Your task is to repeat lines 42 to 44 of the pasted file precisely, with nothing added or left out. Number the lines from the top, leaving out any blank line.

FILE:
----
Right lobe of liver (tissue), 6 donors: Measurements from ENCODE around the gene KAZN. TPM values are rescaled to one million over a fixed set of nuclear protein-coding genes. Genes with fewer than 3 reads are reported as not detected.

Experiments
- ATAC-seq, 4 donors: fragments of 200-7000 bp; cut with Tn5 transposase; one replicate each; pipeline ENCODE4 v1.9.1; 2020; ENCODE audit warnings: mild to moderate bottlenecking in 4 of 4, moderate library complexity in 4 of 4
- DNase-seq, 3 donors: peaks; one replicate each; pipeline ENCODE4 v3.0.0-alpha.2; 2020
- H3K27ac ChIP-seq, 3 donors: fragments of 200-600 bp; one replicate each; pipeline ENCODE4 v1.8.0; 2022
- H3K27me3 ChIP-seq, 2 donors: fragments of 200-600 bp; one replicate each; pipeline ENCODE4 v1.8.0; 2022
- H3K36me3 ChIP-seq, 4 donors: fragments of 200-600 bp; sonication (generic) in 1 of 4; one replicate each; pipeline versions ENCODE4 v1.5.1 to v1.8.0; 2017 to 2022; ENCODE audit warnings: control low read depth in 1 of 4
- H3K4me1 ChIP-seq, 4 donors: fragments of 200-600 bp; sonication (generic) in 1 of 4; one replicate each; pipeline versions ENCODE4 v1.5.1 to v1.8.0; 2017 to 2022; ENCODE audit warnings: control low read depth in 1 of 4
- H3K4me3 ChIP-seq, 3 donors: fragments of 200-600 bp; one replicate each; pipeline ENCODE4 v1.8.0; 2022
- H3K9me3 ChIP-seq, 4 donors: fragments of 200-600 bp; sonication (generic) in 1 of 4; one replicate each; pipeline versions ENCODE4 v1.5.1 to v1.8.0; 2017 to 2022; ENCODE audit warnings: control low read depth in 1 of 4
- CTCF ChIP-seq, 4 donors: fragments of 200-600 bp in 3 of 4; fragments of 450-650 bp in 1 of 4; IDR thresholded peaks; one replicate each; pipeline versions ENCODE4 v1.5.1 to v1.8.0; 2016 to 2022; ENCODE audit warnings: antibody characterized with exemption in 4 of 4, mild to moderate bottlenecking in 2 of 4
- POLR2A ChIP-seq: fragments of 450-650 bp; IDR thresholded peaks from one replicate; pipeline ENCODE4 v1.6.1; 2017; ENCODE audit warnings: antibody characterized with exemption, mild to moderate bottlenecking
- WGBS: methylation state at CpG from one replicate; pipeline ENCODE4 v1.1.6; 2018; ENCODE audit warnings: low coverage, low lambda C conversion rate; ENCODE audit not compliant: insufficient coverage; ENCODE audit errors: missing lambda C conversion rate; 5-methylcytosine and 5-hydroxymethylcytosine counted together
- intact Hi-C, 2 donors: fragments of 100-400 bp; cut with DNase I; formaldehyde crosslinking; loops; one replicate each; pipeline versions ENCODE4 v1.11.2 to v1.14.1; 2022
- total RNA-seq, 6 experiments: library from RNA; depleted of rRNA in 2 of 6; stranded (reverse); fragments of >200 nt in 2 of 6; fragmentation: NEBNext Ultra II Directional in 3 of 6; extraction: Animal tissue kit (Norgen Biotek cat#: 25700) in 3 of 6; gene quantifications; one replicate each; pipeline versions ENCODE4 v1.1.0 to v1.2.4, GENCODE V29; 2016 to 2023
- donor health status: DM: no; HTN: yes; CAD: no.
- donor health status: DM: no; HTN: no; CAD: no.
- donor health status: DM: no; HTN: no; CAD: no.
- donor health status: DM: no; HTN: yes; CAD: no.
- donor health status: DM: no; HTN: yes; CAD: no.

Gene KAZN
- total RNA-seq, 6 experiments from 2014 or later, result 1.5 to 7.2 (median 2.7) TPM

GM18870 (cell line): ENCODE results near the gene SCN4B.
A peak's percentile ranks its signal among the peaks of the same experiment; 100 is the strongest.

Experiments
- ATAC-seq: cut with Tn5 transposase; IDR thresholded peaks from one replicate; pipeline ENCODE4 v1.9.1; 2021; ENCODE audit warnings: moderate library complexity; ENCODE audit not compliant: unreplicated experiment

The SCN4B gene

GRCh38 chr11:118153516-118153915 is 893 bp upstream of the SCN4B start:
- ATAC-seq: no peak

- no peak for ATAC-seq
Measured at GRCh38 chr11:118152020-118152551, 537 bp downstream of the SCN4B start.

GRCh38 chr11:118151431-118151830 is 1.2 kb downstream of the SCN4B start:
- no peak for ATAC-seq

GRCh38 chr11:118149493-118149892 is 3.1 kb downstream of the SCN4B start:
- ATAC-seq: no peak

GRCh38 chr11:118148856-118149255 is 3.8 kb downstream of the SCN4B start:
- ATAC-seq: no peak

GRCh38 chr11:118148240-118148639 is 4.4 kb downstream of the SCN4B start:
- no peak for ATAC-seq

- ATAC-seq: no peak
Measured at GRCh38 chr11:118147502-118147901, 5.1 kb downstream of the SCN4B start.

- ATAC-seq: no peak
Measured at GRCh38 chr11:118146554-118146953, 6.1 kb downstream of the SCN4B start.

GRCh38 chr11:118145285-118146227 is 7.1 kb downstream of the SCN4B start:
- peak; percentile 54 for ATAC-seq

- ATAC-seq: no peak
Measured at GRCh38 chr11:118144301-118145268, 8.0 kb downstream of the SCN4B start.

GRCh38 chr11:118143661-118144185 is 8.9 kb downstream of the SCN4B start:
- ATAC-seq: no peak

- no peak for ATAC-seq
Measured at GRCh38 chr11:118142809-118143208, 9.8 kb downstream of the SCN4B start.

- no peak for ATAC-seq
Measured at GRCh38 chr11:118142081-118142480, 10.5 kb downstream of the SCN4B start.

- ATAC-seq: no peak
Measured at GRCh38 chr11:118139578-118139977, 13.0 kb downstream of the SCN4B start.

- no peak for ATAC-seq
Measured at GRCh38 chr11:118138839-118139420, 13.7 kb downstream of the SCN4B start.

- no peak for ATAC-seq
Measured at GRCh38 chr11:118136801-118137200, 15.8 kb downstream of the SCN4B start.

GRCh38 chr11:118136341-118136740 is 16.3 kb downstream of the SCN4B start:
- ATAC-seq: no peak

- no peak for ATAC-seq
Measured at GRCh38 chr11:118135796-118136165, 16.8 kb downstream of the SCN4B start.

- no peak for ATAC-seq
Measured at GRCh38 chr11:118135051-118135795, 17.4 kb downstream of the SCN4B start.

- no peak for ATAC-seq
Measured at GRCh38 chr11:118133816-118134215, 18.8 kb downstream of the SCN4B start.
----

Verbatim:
- ATAC-seq: no peak
Measured at GRCh38 chr11:118146554-118146953, 6.1 kb downstream of the SCN4B start.

GRCh38 chr11:118145285-118146227 is 7.1 kb downstream of the SCN4B start: